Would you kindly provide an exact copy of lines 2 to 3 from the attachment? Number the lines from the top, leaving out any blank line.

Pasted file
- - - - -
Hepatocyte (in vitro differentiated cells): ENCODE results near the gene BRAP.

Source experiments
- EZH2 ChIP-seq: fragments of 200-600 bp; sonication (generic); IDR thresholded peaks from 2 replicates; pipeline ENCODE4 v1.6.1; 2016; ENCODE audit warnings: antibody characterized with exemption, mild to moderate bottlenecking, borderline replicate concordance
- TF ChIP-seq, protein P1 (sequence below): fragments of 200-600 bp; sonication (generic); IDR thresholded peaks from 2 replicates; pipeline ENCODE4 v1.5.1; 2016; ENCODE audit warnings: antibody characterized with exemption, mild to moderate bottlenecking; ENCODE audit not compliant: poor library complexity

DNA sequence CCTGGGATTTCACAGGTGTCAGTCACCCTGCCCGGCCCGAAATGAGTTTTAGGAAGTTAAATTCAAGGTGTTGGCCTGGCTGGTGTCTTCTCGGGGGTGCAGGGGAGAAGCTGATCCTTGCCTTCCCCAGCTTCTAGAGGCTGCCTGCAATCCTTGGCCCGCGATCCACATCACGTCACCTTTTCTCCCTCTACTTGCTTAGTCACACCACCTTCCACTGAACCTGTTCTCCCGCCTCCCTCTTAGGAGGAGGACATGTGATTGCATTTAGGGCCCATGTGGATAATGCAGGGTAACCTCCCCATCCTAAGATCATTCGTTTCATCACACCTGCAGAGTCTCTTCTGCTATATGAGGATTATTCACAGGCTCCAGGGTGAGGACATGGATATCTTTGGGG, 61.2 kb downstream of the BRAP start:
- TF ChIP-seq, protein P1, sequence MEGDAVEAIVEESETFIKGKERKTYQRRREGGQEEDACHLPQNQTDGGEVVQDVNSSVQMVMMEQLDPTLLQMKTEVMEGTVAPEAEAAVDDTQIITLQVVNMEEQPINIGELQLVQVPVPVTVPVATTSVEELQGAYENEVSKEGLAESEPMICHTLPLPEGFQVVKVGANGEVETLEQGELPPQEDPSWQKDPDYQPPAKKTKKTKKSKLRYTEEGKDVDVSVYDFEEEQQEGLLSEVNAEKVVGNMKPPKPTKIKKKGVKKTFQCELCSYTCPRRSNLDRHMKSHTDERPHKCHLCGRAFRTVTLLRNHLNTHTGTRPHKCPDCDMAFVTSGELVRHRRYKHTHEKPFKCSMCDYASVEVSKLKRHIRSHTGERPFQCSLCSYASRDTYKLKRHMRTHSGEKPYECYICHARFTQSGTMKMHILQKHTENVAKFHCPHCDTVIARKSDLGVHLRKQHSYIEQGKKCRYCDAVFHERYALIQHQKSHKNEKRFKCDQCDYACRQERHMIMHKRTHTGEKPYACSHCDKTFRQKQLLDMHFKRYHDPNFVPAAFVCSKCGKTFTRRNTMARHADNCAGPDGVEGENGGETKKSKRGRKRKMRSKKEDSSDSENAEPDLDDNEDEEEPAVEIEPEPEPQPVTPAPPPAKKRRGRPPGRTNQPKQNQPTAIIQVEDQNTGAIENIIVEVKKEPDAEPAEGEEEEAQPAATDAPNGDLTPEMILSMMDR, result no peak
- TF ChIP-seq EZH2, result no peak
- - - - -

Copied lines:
Source experiments
- EZH2 ChIP-seq: fragments of 200-600 bp; sonication (generic); IDR thresholded peaks from 2 replicates; pipeline ENCODE4 v1.6.1; 2016; ENCODE audit warnings: antibody characterized with exemption, mild to moderate bottlenecking, borderline replicate concordance